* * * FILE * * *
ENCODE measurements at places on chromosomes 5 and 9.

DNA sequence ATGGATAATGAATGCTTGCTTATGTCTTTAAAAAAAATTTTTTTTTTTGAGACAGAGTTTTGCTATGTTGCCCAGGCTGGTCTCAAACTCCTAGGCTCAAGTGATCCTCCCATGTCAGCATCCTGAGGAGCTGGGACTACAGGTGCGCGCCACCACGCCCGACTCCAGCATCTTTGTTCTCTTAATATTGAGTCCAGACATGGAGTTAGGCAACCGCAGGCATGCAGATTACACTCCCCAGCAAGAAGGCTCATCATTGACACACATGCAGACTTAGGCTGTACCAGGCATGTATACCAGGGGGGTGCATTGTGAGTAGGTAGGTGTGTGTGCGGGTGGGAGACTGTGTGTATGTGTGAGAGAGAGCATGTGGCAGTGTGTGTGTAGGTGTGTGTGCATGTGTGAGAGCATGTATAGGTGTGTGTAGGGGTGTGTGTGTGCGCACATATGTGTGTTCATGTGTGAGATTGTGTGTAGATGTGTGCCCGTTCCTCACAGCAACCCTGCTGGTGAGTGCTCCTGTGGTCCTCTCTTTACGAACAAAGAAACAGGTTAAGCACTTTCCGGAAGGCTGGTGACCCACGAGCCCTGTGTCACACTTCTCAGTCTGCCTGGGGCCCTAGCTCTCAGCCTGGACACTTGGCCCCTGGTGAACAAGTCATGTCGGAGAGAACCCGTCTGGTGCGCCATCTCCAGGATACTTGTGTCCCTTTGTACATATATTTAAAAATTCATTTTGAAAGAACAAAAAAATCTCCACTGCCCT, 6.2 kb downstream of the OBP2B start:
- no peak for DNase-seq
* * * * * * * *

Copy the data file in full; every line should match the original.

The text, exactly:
ENCODE measurements at places on chromosomes 5 and 9.

DNA sequence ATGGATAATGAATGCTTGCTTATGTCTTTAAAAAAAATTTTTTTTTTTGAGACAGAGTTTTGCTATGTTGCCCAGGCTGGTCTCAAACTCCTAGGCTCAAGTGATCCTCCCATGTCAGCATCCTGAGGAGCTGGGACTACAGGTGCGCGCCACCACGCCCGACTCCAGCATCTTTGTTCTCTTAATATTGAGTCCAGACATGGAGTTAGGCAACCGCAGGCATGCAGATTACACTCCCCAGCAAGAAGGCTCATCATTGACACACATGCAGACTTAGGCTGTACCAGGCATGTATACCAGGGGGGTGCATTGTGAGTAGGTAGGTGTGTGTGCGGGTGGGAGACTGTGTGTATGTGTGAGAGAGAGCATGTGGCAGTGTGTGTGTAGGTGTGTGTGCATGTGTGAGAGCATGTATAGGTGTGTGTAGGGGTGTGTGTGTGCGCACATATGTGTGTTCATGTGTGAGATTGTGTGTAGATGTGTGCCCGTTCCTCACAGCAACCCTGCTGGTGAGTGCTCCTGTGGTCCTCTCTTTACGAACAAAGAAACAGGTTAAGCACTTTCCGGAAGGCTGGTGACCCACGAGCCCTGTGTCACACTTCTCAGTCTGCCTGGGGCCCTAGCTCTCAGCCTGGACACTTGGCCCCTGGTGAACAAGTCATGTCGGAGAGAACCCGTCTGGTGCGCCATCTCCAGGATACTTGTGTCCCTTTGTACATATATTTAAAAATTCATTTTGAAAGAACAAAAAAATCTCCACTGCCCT, 6.2 kb downstream of the OBP2B start:
- no peak for DNase-seq